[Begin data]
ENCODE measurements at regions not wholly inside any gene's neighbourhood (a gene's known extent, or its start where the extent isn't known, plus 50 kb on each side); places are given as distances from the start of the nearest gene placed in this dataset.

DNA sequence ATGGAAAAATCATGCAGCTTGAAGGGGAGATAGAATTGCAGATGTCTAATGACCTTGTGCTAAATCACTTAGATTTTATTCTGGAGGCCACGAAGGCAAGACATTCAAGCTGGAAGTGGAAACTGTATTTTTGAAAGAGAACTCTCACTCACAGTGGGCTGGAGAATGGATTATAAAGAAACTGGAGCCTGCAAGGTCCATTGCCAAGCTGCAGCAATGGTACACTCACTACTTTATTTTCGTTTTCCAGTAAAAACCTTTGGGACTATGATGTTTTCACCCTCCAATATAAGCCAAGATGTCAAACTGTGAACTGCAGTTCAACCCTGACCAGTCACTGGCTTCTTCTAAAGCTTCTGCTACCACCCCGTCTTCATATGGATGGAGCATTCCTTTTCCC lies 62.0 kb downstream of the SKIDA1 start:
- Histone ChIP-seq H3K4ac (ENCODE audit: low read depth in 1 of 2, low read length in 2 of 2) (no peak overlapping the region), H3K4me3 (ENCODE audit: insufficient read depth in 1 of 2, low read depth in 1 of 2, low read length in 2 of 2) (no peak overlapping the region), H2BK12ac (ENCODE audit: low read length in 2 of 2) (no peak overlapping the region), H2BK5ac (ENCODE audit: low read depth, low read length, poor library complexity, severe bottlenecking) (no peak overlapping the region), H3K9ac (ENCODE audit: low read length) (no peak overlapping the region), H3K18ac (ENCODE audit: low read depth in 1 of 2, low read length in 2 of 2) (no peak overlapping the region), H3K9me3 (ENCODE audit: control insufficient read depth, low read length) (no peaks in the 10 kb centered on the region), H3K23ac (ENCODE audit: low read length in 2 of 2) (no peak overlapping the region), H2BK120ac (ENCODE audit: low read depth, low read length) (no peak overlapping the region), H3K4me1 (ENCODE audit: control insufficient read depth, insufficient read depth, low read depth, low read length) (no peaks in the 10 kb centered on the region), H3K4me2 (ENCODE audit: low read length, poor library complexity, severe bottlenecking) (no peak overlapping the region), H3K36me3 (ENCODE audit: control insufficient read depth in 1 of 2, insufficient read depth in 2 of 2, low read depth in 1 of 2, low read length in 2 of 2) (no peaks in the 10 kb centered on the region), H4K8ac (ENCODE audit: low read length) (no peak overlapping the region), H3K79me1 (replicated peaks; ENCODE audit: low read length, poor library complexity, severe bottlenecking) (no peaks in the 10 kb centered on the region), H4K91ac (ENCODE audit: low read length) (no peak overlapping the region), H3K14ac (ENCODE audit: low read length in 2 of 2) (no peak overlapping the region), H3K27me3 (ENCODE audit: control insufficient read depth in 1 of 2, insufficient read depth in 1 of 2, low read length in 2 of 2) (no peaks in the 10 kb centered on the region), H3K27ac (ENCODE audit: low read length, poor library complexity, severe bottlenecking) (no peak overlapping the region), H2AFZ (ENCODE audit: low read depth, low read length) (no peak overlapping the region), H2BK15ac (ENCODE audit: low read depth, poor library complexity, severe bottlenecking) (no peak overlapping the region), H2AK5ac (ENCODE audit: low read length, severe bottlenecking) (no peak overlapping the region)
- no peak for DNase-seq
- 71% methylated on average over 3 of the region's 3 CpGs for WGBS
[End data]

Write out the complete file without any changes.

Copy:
ENCODE measurements at regions not wholly inside any gene's neighbourhood (a gene's known extent, or its start where the extent isn't known, plus 50 kb on each side); places are given as distances from the start of the nearest gene placed in this dataset.

DNA sequence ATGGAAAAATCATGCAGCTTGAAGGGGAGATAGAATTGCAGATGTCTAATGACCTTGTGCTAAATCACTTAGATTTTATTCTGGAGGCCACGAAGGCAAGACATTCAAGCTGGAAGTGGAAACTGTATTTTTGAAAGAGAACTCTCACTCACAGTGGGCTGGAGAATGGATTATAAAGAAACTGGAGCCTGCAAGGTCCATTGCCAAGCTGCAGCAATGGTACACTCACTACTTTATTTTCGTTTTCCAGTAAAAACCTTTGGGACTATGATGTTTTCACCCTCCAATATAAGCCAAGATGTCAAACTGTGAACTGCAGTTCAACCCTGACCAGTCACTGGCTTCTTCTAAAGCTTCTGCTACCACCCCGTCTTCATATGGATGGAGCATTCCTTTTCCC lies 62.0 kb downstream of the SKIDA1 start:
- Histone ChIP-seq H3K4ac (ENCODE audit: low read depth in 1 of 2, low read length in 2 of 2) (no peak overlapping the region), H3K4me3 (ENCODE audit: insufficient read depth in 1 of 2, low read depth in 1 of 2, low read length in 2 of 2) (no peak overlapping the region), H2BK12ac (ENCODE audit: low read length in 2 of 2) (no peak overlapping the region), H2BK5ac (ENCODE audit: low read depth, low read length, poor library complexity, severe bottlenecking) (no peak overlapping the region), H3K9ac (ENCODE audit: low read length) (no peak overlapping the region), H3K18ac (ENCODE audit: low read depth in 1 of 2, low read length in 2 of 2) (no peak overlapping the region), H3K9me3 (ENCODE audit: control insufficient read depth, low read length) (no peaks in the 10 kb centered on the region), H3K23ac (ENCODE audit: low read length in 2 of 2) (no peak overlapping the region), H2BK120ac (ENCODE audit: low read depth, low read length) (no peak overlapping the region), H3K4me1 (ENCODE audit: control insufficient read depth, insufficient read depth, low read depth, low read length) (no peaks in the 10 kb centered on the region), H3K4me2 (ENCODE audit: low read length, poor library complexity, severe bottlenecking) (no peak overlapping the region), H3K36me3 (ENCODE audit: control insufficient read depth in 1 of 2, insufficient read depth in 2 of 2, low read depth in 1 of 2, low read length in 2 of 2) (no peaks in the 10 kb centered on the region), H4K8ac (ENCODE audit: low read length) (no peak overlapping the region), H3K79me1 (replicated peaks; ENCODE audit: low read length, poor library complexity, severe bottlenecking) (no peaks in the 10 kb centered on the region), H4K91ac (ENCODE audit: low read length) (no peak overlapping the region), H3K14ac (ENCODE audit: low read length in 2 of 2) (no peak overlapping the region), H3K27me3 (ENCODE audit: control insufficient read depth in 1 of 2, insufficient read depth in 1 of 2, low read length in 2 of 2) (no peaks in the 10 kb centered on the region), H3K27ac (ENCODE audit: low read length, poor library complexity, severe bottlenecking) (no peak overlapping the region), H2AFZ (ENCODE audit: low read depth, low read length) (no peak overlapping the region), H2BK15ac (ENCODE audit: low read depth, poor library complexity, severe bottlenecking) (no peak overlapping the region), H2AK5ac (ENCODE audit: low read length, severe bottlenecking) (no peak overlapping the region)
- no peak for DNase-seq
- 71% methylated on average over 3 of the region's 3 CpGs for WGBS